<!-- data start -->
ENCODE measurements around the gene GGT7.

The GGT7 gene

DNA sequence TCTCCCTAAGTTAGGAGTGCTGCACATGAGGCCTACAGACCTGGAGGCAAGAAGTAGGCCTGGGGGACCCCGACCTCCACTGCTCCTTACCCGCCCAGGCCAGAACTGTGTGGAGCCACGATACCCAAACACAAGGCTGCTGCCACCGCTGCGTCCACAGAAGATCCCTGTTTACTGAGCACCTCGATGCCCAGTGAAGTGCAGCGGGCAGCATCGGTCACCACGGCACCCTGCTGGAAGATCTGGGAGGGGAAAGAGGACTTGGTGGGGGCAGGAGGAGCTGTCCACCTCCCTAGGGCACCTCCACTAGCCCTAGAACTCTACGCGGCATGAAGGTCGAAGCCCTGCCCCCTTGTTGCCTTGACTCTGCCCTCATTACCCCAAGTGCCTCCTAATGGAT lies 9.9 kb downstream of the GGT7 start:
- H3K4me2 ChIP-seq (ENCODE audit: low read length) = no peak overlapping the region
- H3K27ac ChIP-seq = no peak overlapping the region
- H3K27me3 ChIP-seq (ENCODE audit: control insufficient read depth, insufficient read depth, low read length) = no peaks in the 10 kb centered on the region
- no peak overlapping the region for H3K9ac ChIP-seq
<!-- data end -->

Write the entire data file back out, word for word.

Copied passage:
ENCODE measurements around the gene GGT7.

The GGT7 gene

DNA sequence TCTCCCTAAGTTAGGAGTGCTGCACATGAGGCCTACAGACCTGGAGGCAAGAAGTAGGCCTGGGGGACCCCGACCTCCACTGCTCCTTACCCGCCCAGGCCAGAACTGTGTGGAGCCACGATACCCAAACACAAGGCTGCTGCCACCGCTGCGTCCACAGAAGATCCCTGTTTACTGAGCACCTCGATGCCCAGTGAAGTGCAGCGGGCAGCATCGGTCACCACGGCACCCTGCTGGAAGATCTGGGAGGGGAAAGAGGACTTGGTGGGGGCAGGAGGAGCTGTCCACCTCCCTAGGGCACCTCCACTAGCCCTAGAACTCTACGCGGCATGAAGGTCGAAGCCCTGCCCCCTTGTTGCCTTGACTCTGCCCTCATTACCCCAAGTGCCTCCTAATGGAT lies 9.9 kb downstream of the GGT7 start:
- H3K4me2 ChIP-seq (ENCODE audit: low read length) = no peak overlapping the region
- H3K27ac ChIP-seq = no peak overlapping the region
- H3K27me3 ChIP-seq (ENCODE audit: control insufficient read depth, insufficient read depth, low read length) = no peaks in the 10 kb centered on the region
- no peak overlapping the region for H3K9ac ChIP-seq